I begin with this lengthy explanation as a way to frame my article in Cognition & Instruction, titled “Multi-Party, Whole-Body Interactions in Mathematical Activity”. One way to think about the overarching question guiding the piece is that it’s an exploration of one possibility for putting bodies into interaction in mathematics learning so that they are not a separate component of the learning environment to be managed, but rather part and parcel of the mathematics itself. In computer science terms, I wanted to know what might happen if we think of learners’ bodies as a feature, rather than a bug. I emphasize that I wanted to know what might happen if we deliberately put them into interaction with each other—in analogy to the way math educators have increasingly realized that students’ interactions through talk can be incredibly productive for learning, maybe students’ embodied interactions might also be designed to be productive, rather than disruptive, as we typically think of them.
Another way to ask the question, one I find to be incredibly valuable, is this: What are the new ways in which we might see what mathematics activity and learning, when we take into consideration what bodies, in interaction, are doing? If we take for granted that mathematics is about abstractions and mental activity that primarily takes place in one’s brain–and perhaps written notations, other representations, and some talk can support this activity–then we might not pay much attention to bodies, except to try to make them as undisruptive as possible. However, if we make a different assumption, that what bodies are doing together help shape mathematics activity and learning, we might see something pretty different. Here are some possibilities for what we might see:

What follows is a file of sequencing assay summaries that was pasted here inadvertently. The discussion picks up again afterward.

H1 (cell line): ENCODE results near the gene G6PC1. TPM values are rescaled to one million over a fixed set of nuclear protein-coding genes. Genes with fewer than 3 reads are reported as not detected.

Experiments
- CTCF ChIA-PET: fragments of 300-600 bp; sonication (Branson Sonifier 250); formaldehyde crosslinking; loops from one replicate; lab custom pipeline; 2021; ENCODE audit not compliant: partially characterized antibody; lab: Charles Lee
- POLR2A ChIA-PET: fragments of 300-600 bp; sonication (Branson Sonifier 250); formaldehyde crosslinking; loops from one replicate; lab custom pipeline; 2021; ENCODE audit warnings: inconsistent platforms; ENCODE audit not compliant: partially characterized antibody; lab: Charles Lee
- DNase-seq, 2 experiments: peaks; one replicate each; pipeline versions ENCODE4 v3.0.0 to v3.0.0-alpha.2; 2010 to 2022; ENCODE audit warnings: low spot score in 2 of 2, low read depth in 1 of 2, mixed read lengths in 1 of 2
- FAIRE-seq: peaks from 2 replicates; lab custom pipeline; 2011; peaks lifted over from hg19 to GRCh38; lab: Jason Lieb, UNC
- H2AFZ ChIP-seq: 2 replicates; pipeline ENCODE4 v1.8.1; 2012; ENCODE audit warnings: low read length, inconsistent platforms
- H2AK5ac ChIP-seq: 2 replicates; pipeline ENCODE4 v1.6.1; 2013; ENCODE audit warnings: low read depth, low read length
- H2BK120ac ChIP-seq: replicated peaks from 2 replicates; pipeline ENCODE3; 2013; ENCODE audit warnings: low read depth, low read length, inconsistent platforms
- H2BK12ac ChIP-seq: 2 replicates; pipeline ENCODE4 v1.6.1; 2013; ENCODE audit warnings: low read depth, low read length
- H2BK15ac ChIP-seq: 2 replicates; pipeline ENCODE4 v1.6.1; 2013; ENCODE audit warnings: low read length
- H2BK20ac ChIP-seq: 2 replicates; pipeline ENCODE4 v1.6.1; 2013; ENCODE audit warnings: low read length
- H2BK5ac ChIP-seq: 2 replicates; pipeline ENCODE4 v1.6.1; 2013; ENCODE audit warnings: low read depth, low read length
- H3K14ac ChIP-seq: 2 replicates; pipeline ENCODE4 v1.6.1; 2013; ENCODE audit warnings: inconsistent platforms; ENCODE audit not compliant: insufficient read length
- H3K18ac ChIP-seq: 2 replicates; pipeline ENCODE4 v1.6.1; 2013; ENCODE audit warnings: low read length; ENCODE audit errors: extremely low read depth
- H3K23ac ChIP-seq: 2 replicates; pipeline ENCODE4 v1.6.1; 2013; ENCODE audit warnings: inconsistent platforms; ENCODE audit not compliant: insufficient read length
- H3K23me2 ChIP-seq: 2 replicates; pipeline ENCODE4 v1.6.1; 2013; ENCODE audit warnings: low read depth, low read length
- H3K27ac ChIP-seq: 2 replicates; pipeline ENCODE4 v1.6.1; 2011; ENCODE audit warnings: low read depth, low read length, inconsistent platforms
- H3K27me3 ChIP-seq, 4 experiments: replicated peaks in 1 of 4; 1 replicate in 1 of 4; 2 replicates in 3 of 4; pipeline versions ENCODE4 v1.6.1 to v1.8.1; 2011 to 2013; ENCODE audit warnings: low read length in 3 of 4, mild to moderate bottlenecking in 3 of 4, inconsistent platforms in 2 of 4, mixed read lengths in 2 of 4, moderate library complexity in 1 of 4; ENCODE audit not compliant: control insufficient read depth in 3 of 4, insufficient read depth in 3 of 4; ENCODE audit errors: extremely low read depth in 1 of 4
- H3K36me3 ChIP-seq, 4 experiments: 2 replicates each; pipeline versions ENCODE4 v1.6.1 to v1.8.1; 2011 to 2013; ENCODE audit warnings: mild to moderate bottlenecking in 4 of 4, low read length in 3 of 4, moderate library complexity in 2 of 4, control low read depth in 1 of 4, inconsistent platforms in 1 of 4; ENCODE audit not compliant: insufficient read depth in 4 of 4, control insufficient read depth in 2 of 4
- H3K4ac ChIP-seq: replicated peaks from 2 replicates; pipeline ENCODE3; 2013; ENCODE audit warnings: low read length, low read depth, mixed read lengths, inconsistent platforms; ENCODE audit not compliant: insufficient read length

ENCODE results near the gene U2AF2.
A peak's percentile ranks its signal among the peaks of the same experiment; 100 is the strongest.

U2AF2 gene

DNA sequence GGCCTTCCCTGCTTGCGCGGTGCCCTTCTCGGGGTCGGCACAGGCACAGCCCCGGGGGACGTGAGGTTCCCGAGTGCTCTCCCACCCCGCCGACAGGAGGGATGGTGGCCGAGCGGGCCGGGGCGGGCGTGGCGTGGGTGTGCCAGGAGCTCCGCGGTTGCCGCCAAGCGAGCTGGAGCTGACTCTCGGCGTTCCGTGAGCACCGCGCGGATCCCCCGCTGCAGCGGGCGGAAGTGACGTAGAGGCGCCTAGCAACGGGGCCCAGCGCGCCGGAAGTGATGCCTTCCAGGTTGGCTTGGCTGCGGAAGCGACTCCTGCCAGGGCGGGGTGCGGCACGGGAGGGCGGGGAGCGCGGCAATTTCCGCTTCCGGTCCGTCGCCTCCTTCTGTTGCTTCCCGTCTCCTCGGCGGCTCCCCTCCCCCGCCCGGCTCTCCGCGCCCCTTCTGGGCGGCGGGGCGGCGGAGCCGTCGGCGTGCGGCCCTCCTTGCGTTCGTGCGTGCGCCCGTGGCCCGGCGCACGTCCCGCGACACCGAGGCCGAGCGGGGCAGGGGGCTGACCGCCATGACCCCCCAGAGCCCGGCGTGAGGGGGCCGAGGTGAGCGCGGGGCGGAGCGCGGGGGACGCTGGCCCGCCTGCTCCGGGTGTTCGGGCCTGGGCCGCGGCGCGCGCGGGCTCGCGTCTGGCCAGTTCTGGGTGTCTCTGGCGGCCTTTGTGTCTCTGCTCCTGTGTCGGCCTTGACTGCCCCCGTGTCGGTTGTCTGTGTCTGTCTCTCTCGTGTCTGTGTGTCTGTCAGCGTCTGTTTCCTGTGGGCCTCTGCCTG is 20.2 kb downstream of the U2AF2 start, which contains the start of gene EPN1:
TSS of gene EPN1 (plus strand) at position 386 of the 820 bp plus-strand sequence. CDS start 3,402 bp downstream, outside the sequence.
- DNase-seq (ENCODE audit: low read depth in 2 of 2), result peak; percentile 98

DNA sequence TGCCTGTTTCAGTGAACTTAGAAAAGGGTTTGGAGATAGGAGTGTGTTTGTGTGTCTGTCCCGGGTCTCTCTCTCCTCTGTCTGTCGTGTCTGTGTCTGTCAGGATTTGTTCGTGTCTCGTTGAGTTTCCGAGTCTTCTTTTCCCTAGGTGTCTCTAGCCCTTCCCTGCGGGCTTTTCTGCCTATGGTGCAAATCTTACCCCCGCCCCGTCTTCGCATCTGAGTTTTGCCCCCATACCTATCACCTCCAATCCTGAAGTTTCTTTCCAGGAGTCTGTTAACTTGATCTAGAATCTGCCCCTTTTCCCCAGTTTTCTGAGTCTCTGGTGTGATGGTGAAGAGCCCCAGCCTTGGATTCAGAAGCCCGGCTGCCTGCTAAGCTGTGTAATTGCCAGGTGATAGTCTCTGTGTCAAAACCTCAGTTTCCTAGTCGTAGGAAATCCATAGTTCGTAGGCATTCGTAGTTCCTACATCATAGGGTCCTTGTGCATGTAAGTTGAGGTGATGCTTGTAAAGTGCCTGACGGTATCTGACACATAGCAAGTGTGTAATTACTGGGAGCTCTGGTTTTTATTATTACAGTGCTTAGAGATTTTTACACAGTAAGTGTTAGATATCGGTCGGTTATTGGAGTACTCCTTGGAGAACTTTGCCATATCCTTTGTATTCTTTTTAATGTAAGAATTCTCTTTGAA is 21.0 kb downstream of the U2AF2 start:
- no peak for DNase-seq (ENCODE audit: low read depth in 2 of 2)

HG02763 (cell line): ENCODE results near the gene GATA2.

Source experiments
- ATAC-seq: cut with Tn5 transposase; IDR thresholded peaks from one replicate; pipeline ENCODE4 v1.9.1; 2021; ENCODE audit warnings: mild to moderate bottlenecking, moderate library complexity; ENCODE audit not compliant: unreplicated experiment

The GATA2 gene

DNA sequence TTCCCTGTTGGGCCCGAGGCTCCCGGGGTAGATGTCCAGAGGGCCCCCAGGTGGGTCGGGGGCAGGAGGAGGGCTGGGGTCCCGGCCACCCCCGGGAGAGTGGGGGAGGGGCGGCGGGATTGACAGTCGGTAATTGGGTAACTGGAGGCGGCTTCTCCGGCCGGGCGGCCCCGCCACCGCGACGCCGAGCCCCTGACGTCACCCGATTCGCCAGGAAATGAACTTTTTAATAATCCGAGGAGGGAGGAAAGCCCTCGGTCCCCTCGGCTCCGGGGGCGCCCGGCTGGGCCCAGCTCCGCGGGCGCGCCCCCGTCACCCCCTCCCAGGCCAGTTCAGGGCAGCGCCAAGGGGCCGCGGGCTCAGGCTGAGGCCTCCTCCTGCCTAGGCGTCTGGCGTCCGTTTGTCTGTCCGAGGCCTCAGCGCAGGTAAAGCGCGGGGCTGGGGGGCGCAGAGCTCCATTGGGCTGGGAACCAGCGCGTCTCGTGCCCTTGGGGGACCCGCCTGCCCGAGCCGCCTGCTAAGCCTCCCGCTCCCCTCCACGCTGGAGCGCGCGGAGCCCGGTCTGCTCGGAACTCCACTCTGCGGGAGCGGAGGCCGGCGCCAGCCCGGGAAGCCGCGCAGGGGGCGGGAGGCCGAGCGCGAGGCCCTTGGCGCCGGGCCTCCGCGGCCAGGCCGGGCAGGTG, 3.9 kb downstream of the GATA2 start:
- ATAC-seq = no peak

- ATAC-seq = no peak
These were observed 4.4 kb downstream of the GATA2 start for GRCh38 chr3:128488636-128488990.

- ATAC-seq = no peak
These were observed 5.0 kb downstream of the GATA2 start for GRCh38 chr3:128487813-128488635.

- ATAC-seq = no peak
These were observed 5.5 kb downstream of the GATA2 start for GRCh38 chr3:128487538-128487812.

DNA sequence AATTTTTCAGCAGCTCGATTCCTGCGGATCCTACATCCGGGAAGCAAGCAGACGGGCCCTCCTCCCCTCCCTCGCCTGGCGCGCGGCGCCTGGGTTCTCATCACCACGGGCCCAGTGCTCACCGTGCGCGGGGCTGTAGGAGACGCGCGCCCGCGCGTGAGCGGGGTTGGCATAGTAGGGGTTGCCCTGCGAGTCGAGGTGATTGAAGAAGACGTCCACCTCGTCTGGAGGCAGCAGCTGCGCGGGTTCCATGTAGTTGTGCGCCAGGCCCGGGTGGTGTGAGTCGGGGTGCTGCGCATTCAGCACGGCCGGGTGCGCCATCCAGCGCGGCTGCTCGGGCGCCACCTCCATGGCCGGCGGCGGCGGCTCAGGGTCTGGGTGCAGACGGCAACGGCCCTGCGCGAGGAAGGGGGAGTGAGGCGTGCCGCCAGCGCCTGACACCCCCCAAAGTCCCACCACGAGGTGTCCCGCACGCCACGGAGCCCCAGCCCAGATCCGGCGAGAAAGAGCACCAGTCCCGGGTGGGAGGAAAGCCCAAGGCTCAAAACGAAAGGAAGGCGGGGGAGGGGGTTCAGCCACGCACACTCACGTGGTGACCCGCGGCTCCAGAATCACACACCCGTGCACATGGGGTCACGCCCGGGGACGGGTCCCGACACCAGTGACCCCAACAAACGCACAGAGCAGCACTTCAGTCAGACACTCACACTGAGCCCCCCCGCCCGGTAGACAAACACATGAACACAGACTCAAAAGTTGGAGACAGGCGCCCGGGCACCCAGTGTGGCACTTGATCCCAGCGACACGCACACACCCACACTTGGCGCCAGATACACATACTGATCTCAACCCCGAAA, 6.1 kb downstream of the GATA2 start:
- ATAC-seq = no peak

In each of the scenarios above what counts as mathematics activity, and what learning looks like, turns out to be pretty different. The third is what I set out to explore in the article. I use microanalytic methods to carefully look at two different episodes of WSG activity, and how talk, physical (inter)action, and emergent mathematical goals come together to shape mathematics and the learning. You’ll notice that the analysis sometimes goes into minute details of bodily action—it quickly became clear to me in this work that even the tiniest of movements by one student could have significant impact on the others. In the second episode, in particular, I tried to describe how a cascade of these movements by members of the group built toward a new idea for representing vertices of figures in WSG. To me, following interactions, in talk and in action, at this microanalytic level is important for really understanding the contributions of students to their own learning. How their bodies and ideas interact has something important to tell us, both about how they understand what they are doing, and also about our own assumptions about what they should be doing. My hope is that these kinds of accounts of how bodies can come together in coordination to negotiate and execute problem solving strategies will serve to spark the imagination of more mathematics educators to leverage our students’ bodies as integral to mathematics activity, rather than distractions to be managed.